The Columbus Fire Department is collaborating with local nonprofit Centro Hispano in hopes of figuring out how to properly donate old personal protective equipment to a fire department in need in Mexico.
Columbus Fire Chief Ryan Gray, Assistant Chief Nathan Jones, Firefighter Aaron Perez and Centro Hispano Executive Director Karina Perez on Tuesday, April 4th, met with Consul Jorge Ernesto Espejel Montes and Coordinator of the Educational Orientation Window Socorro Carrera of the Mexican Consulate in Omaha to discuss the details of donating the equipment to the Bomberos Voluntarios lunches Zacapu in Michoacán, Mexico, the hometown of Firefighter Perez.
The unit is an all-volunteer force and has built its department literally from the ground up. Firefighters there routinely spend their own money to buy necessary equipment, according to Firefighter Perez, who added they also built their fire station with their personal funds.
“It’s nice to see the leadership in our department and City recognize that our community stretches far beyond the city limits, and for them to be willing to provide this much-needed equipment to a town that holds a special piece of my heart,” Firefighter Perez said.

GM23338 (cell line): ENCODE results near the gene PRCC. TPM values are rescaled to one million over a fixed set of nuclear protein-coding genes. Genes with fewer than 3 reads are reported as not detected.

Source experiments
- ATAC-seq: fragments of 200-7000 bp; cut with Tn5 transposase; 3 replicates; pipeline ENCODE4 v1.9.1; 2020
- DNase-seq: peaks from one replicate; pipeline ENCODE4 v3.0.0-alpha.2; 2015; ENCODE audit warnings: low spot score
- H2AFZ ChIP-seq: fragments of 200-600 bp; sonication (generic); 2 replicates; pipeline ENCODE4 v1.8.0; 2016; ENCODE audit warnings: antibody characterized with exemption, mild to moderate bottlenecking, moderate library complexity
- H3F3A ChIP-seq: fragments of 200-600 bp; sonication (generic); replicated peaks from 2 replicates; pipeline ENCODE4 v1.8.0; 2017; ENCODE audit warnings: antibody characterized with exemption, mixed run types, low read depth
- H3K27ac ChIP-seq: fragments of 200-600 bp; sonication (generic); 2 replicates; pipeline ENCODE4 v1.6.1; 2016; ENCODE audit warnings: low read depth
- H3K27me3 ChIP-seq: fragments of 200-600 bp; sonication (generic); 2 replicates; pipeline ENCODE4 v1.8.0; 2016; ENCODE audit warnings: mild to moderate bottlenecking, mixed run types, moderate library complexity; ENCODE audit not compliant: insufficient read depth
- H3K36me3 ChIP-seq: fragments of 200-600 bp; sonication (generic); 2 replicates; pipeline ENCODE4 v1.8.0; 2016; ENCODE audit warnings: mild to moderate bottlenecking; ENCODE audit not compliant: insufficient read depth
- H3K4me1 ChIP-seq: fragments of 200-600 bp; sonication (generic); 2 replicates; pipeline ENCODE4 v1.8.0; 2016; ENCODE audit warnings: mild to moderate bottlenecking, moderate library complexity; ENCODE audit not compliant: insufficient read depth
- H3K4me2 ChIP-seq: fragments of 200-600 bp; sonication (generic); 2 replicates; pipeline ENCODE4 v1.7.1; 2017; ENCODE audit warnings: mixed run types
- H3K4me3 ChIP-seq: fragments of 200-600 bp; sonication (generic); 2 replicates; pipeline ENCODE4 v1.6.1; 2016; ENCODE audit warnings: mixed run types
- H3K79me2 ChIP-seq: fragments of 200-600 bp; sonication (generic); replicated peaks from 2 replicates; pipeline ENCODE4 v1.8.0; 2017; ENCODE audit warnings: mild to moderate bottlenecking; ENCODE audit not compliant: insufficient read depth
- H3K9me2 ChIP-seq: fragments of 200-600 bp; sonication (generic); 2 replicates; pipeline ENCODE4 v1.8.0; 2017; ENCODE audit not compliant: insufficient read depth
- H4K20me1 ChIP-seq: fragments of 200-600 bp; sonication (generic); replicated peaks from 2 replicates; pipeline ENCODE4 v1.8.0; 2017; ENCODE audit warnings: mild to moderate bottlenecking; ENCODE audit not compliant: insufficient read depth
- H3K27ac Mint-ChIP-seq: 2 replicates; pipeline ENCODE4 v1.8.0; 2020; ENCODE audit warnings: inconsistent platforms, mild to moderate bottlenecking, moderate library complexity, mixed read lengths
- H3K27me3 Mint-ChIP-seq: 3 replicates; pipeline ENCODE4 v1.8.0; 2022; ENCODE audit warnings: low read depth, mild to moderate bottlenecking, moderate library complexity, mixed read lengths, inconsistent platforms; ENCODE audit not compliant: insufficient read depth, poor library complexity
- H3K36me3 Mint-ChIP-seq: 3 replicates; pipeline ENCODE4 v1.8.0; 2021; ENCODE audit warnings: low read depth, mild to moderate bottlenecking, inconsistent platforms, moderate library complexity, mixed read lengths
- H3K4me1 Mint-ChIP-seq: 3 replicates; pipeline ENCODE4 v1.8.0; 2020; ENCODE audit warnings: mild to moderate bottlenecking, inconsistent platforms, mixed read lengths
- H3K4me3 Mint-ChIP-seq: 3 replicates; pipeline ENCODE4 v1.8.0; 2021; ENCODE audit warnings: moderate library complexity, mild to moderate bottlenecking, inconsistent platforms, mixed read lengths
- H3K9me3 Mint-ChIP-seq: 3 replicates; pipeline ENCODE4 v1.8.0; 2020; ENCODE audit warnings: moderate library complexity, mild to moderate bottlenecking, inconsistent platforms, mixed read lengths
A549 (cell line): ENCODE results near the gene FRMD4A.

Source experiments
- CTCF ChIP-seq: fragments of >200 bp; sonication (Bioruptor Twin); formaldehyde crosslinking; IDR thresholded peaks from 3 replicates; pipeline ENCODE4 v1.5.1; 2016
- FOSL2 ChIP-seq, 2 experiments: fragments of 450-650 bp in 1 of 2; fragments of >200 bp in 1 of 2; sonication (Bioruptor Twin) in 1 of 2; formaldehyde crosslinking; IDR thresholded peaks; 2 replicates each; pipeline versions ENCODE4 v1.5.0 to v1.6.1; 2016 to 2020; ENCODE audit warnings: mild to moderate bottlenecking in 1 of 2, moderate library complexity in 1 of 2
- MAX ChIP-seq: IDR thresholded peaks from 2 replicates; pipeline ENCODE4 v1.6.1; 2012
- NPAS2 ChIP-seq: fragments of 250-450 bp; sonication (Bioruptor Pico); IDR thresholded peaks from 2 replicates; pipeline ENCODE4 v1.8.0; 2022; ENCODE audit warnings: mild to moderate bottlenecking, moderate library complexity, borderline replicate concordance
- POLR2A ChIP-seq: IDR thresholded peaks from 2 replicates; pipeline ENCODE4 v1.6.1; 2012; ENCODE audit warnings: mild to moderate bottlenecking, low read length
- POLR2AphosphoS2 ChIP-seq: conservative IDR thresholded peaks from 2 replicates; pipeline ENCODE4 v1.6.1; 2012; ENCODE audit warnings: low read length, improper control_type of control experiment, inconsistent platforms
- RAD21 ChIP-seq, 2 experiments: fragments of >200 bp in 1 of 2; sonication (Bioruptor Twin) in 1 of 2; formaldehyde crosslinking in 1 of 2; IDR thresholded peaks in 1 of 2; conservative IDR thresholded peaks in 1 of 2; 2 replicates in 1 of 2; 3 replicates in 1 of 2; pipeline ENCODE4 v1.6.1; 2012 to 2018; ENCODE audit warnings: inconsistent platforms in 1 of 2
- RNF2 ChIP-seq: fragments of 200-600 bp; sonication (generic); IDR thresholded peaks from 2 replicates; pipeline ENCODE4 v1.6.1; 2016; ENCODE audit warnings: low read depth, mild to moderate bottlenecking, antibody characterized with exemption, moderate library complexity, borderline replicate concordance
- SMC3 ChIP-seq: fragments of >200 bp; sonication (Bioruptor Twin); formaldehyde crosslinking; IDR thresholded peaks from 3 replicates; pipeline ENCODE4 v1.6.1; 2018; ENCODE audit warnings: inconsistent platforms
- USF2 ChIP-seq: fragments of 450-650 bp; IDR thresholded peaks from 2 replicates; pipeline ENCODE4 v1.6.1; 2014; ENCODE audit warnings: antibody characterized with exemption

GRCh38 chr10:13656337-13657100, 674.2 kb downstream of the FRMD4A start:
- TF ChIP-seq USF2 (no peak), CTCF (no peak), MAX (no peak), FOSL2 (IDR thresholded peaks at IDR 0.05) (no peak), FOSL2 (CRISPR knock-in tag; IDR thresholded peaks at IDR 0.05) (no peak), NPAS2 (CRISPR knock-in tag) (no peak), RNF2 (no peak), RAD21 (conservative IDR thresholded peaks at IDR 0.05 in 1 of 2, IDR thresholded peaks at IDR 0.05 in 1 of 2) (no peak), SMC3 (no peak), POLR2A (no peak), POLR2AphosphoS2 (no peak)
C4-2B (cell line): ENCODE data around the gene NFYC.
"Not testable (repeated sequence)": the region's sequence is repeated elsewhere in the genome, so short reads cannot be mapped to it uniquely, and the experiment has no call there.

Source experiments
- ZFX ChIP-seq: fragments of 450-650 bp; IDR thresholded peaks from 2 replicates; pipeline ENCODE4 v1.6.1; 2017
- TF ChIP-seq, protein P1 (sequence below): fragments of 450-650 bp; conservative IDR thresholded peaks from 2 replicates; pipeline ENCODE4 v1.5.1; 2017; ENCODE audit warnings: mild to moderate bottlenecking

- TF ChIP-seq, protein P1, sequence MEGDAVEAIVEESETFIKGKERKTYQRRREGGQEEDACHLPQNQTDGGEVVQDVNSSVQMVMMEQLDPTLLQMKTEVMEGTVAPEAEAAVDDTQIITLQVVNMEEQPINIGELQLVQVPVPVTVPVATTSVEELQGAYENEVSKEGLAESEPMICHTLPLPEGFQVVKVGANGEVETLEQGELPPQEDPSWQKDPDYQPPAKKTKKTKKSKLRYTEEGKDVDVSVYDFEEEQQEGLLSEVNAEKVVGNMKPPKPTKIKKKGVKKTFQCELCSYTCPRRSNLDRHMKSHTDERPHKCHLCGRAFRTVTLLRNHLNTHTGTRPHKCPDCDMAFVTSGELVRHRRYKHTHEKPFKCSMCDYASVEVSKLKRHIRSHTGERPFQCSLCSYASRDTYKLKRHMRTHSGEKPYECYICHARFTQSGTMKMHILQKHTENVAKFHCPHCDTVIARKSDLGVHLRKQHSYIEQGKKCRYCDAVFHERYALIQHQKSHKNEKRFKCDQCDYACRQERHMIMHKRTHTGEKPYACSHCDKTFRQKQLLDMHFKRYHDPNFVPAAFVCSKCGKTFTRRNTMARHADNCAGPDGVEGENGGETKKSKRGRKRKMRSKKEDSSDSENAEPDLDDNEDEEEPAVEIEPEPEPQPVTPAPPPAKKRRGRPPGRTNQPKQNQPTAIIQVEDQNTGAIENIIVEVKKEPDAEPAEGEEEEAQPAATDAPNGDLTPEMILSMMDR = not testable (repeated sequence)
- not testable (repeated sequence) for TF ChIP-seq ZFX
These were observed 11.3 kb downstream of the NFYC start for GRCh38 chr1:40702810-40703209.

Centro Hispano, which provides services in immigration, education and business primarily in Platte, Colfax, and Madison counties, is happy to once again be collaborating with the City of Columbus.
“One thing I really appreciate is the willingness of the fire department and the City to continuously work with Centro Hispano on projects that impact our community and highlight the importance of diversity and inclusion,” Centro Hispano Executive Director Karina Perez said.
With assistance from the Mexican Consulate, the fire department and Centro Hispano are hoping to complete the donation later this year. The personal protection equipment, or turnout gear, is designed to protect firefighters from flames, extreme temperatures and hazardous objects.
“With regulations surrounding the use of firefighting protective equipment here in the United States, we are routinely forced to destroy and dispose of equipment after 10 years,” Gray said. “This gear still has some life in it despite its age, and for us to be able to provide it to a group of selfless individuals in Mexico is a great opportunity for both sides.”
Mayor Jim Bulkley said he’s proud of the collaboration and of local leaders for finding various ways to help people of all backgrounds.
“We are a growing diverse community, and if we have a way to help and give back to where some of our citizens have come from, I think it’s awesome,” the mayor said.
To read the Spanish version of this story, click here.